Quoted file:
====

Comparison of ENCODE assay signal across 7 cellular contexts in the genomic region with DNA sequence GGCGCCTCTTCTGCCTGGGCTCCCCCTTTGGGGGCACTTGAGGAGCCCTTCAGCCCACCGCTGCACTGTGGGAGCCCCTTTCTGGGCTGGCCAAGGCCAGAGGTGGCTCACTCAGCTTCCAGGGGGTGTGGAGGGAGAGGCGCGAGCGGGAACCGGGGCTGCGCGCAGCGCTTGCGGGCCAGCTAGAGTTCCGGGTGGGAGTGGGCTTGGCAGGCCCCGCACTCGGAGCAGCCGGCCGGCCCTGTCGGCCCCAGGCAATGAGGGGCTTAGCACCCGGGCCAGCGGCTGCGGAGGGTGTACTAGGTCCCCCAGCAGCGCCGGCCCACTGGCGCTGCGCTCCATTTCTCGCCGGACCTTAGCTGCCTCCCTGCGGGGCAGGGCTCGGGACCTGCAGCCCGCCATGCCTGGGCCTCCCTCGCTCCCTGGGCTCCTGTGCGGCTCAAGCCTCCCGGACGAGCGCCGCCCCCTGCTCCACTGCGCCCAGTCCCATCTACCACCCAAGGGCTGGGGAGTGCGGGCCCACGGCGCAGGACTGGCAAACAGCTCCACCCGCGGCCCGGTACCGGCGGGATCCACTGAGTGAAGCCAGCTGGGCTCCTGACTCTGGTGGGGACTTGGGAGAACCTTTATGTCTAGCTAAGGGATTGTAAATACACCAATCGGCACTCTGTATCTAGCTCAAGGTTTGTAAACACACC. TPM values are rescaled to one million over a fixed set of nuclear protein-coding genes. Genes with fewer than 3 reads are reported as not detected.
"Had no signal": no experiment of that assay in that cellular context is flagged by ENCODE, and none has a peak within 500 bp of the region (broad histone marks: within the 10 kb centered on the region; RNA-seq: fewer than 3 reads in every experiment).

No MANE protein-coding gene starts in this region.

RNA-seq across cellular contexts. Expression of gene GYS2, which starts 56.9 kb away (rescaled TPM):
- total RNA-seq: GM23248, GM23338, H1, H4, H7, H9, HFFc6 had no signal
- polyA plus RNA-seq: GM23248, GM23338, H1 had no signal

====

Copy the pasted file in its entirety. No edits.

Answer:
Comparison of ENCODE assay signal across 7 cellular contexts in the genomic region with DNA sequence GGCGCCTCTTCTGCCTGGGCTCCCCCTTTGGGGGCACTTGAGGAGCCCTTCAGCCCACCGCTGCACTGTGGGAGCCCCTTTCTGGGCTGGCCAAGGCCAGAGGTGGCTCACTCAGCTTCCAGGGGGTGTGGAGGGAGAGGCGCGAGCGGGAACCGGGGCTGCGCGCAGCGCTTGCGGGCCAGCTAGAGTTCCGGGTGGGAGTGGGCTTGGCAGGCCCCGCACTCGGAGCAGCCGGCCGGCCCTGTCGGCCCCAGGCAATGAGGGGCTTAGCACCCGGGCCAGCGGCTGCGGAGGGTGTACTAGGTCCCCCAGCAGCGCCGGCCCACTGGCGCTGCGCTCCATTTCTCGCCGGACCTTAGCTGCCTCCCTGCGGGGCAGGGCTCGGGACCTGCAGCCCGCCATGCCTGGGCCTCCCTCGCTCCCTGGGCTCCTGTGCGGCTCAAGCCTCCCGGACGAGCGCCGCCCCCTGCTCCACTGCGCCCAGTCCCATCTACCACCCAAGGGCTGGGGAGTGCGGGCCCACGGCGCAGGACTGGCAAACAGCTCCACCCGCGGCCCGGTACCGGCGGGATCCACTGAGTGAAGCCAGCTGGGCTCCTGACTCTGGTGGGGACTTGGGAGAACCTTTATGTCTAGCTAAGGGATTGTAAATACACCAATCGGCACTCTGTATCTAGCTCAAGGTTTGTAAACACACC. TPM values are rescaled to one million over a fixed set of nuclear protein-coding genes. Genes with fewer than 3 reads are reported as not detected.
"Had no signal": no experiment of that assay in that cellular context is flagged by ENCODE, and none has a peak within 500 bp of the region (broad histone marks: within the 10 kb centered on the region; RNA-seq: fewer than 3 reads in every experiment).

No MANE protein-coding gene starts in this region.

RNA-seq across cellular contexts. Expression of gene GYS2, which starts 56.9 kb away (rescaled TPM):
- total RNA-seq: GM23248, GM23338, H1, H4, H7, H9, HFFc6 had no signal
- polyA plus RNA-seq: GM23248, GM23338, H1 had no signal